Assuming that the auto router you're using is even capable of laying this out sensibly, you haven't configured it to do the right thing, so let's just forget about that - it'll take less time to do the manual layout. In fact, it should take less time than it'll take you to read this answer, assuming that the components were placed is good locations (they likely aren't!).
What you show isn't a switched-mode regulator, it's just a switched low-side power stage. The layout should be done manually, using large copper fills, to minimize the current loop areas. Since you're designing a component for use in a larger circuit, minimizing the pulsed current loop areas in the system is just as important as in the subassembly you're focused on. It seems to me that your idea is to have flying wires going to J2, J3, J4 and J5. Those wires will act as parasitic inductances and can potentially destroy the components due to inductive kickback. J1 may also be critical since gate drivers usually slew fast, so the kickback on that wire may well break down the gate insulation.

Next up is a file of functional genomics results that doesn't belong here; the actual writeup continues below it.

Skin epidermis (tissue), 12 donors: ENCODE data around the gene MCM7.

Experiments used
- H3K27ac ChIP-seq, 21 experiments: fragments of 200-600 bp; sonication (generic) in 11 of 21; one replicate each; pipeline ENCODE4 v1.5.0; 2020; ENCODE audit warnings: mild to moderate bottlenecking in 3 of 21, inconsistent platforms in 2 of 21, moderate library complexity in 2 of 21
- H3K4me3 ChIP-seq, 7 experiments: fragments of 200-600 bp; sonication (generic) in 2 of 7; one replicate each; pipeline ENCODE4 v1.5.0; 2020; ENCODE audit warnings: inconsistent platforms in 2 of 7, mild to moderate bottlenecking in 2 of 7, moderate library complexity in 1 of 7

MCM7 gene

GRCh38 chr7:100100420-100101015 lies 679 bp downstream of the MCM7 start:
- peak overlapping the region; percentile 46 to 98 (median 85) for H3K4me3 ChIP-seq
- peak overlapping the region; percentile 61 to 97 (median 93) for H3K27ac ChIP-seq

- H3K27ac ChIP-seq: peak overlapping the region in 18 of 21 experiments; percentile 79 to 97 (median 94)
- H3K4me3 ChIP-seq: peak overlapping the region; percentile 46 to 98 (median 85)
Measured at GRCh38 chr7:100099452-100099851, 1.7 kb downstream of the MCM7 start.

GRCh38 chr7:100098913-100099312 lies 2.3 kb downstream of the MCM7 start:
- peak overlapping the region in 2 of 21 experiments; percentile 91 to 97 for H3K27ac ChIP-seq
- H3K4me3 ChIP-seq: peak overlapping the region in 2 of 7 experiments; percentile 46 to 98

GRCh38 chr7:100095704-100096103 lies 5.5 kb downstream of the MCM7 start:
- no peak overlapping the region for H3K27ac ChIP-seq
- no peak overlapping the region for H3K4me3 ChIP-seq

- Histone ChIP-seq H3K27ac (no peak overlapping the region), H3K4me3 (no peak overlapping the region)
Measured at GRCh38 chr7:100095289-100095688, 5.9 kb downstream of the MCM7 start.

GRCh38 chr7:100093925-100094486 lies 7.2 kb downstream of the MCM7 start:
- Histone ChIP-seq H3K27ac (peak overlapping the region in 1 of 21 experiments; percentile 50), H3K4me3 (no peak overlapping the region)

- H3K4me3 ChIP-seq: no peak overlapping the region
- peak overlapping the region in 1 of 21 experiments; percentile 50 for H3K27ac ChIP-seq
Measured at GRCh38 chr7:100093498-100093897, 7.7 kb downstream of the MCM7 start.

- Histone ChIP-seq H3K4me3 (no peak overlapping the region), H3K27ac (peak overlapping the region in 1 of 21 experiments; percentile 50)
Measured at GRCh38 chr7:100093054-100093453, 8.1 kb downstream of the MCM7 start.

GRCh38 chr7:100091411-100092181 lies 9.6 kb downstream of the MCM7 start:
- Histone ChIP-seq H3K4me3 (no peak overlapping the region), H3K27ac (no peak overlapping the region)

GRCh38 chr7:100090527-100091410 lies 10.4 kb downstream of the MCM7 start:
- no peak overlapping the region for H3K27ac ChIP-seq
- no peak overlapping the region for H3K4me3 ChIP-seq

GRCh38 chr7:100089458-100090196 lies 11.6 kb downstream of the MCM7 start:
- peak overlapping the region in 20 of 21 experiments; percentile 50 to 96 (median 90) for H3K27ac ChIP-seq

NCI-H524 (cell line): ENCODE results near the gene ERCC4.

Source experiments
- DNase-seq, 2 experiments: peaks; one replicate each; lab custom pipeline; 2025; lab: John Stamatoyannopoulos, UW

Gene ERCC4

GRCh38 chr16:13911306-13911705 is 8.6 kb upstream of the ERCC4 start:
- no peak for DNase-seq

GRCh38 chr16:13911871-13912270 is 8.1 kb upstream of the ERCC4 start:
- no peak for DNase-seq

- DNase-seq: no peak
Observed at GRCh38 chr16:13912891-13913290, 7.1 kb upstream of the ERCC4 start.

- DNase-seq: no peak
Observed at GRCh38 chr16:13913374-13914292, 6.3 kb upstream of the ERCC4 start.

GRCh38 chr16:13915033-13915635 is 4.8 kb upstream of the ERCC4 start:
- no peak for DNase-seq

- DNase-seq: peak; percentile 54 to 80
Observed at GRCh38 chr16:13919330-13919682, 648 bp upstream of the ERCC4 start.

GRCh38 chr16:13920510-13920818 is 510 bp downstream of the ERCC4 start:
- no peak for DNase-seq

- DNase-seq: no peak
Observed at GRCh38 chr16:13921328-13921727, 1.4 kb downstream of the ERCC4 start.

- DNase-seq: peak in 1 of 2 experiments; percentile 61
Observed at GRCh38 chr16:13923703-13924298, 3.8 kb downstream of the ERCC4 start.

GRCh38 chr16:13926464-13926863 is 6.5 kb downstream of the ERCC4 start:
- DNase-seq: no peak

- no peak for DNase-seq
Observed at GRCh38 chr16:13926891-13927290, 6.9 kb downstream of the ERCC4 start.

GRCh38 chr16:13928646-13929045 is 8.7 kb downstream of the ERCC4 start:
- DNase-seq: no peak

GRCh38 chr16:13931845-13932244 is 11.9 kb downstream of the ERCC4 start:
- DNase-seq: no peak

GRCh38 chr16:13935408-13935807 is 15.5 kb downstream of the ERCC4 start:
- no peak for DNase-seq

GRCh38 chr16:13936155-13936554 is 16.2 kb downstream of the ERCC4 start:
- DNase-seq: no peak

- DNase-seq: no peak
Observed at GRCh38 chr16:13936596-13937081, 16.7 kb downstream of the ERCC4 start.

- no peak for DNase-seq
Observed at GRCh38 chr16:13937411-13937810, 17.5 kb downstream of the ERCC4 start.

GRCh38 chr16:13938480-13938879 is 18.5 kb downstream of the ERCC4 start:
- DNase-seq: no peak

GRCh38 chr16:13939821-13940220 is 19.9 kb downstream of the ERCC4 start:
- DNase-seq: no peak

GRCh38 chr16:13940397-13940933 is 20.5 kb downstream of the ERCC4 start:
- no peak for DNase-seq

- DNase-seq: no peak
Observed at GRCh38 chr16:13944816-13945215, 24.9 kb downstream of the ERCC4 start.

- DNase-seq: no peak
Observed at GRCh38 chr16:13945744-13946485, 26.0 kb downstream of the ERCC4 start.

To review your design, we need to see the entirety of the switching regulator circuit, so that the best partitioning of the circuit can be suggested. It is highly likely that the subassembly you're proposing should not, in fact, be a sub-assembly, but rather a part of the larger regulator circuit - or at least the pulsed high current loops need to be on the same board, i.e. the input capacitors, the switches, the inductors, and the load capacitors, all need to be close-by, and the loop area minimization needs to be an integral aspect of the overall design.
TL;DR: Tell us what you're actually designing, since what you show is just a little component of something bigger, and as shown it's unlikely to perform satisfactorily or even at all.